Gone fishin'? Jon Wipfli can help you out with the cookin'.
On June 11, the classically trained chef behind the Minnesota Spoon, the 2017 cookbook Venison, and the award-winning Animales Barbeque Co. will release Fish: Recipes and Techniques For Freshwater Fish.
It’s a natural segue for Wipfli, given that the native Wisconsinite grew up fishing walleye, crappie, and bluegill at his family’s cabin in Vilas County. In his 20s, he moved to Montana and learned to fly-fish. Later, he got into ice-fishing and “caught the muskie bug” thanks to a group of hunting friends. But even those experiences didn’t prepare him to write a whole cookbook on freshwater fish. In the name of research, he fished with the pros in Michigan, Wisconsin, and the Dakotas for everything from steelhead and whitefish to lake trout and herring.
Wipfli doesn’t teach fishing techniques in the book, but he does offer methodical instructions for cleaning, scaling, gutting, storing, and filleting your catch for maximum freshness. If you’re not much of a fisherman, that’s fine; you can buy your fish (Wipfli recommends the Fish Guys), but to ensure you get the best product, take the time to inspect your specimen.
Smell is one big indicator of freshness: “If the smell raises alarm, then you probably should be alarmed. Every fish is going to have a fish smell, but it shouldn’t be a rotting fish smell,” Wipfli says. The firmness of the flesh is another important freshness factor. If you stick your finger into the flesh of the fish and the imprint stays, that means the skin is deteriorating and is starting to lose its bounciness. If the indentation raises right back, you’ve got a fresh fish. Buying a whole fish? Look at the eye; one that's clouded and opaque means the fish has been sitting there for a while.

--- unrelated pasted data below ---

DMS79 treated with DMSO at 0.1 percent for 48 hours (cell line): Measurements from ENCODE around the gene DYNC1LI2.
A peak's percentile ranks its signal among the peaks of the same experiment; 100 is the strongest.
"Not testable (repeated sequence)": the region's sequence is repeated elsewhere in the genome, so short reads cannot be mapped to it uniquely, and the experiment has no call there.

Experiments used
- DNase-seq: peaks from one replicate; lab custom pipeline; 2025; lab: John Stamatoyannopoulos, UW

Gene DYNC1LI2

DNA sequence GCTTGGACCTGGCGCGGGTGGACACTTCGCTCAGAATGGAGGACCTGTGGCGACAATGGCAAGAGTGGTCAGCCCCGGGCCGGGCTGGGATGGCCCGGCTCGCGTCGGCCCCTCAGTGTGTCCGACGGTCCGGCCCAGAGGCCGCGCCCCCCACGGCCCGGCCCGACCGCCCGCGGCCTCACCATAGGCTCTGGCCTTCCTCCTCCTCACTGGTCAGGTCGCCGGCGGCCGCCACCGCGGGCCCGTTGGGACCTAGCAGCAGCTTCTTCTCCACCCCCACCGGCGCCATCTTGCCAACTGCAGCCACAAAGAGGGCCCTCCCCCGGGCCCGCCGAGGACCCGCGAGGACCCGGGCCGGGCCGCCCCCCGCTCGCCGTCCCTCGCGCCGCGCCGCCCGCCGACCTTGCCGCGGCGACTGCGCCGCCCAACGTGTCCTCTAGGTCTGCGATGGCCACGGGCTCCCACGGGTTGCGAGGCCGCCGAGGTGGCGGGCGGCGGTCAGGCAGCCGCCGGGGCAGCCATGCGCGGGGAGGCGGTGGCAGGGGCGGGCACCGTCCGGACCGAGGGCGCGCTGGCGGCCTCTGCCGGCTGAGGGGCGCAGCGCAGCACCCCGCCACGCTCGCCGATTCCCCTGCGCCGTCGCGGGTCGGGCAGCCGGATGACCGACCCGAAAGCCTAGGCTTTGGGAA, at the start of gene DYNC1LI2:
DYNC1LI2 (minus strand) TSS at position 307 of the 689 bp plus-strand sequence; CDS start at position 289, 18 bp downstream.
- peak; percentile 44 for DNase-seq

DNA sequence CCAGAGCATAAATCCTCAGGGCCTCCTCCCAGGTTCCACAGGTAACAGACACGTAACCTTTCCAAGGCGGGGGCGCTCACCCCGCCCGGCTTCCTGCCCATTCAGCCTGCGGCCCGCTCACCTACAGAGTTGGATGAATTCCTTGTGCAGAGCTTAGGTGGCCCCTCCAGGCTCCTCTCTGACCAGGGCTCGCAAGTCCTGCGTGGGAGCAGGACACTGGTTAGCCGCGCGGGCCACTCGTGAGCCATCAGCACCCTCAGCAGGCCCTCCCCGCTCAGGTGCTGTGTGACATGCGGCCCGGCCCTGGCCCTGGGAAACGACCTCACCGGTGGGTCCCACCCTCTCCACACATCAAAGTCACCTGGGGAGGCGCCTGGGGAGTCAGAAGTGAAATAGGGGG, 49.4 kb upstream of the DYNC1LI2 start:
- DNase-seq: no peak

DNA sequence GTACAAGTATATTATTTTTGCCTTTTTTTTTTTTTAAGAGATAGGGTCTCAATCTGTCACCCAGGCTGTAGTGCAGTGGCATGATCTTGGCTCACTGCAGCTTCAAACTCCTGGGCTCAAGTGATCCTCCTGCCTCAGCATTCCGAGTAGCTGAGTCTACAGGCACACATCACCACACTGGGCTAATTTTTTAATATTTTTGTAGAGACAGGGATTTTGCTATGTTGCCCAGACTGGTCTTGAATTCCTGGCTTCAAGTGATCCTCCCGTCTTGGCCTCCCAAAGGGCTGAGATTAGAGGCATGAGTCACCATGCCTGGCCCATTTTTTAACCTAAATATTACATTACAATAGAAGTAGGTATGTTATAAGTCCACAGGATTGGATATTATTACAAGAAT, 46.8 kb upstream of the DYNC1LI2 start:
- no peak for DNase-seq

So you have your fish and you’re ready to cook, but maybe you’re intimidated by fish’s delicate nature. Poaching is a great way to keep it intact; cooking a whole fish is another way to avoid disaster. Steaming is also a good option. If you’re searing fish and want to avoid sticking, use a “super-hot” stainless steel pan with a thick bottom and use a high-heat oil, like grapeseed oil. Pat your fish dry with paper towels, and when your pan and oil are hot, lay your fish into the pan.
One of Wipfli’s personal favorite ways to cook fish? Over an open fire. (Yes, he has instructions for that, too.)
How do you know your fishy feast is done? Wipfli goes by feel. When fish is raw, it’s soft. As it cooks, it becomes firmer, but there's a point where too firm becomes overcooked. Knowing where the line is just comes with experience. Wipfli recommends that if you’re cooking multiple pieces of fish, cut into one fillet and make sure there’s nothing that’s completely red (for salmon) or grayish (for walleye).
If you can’t remember all the rules, no worries. That’s what Wipfli’s book is for, complete with crisp, step-by-step photos by local photographer Colleen Eversman. And as for the recipes, Wipfli wanted to lighten up this time around. “With the venison, I felt like we missed a style of cooking which was a little bit lighter, a little bit fresher, and maybe had a little bit more diversity. And I think we were able to do that with fish,” he says.
His recipes are refined yet simple, with a focus on coaxing out natural flavors. “One of the things I try to avoid is using a ton of spices. In the book, and just in general in cooking, I use a lot of salt and pepper—fresh cracked black pepper. That’s our base,” Wipfli says. When he does want to kick it up a notch, he uses chilis and fresh acidity in the form of limes and lemons. “Those flavors help elevate the flavor of fish,” he says.
What to pair with your perfectly prepared fish? Wipfli recommends vegetable-based sides like marinated cucumbers, corn succotash, and shaved asparagus salad. In fact, the cookbook is near carb-free, save for a sandwich or two. “I don’t think that’s a reflection of how to eat all fish; I think that’s just a reflection of how I generally eat currently,” Wipfli says.
Even if you’re a novice in the kitchen, you’ll enjoy Fish’s celebration of the natural, sustainable food source available right in our backyards. (Or at least nearby.) If you’re inspired to cast your line in Minnesota’s many lakes and rivers but don’t catch anything, don’t get discouraged.
“Success when fishing isn’t measured by fish caught, follows, or inches measured,” Wipfli writes in the cookbook. “It’s all about getting outside, drinking some beers with friends, and learning about what’s happening in the natural world that surrounds us.”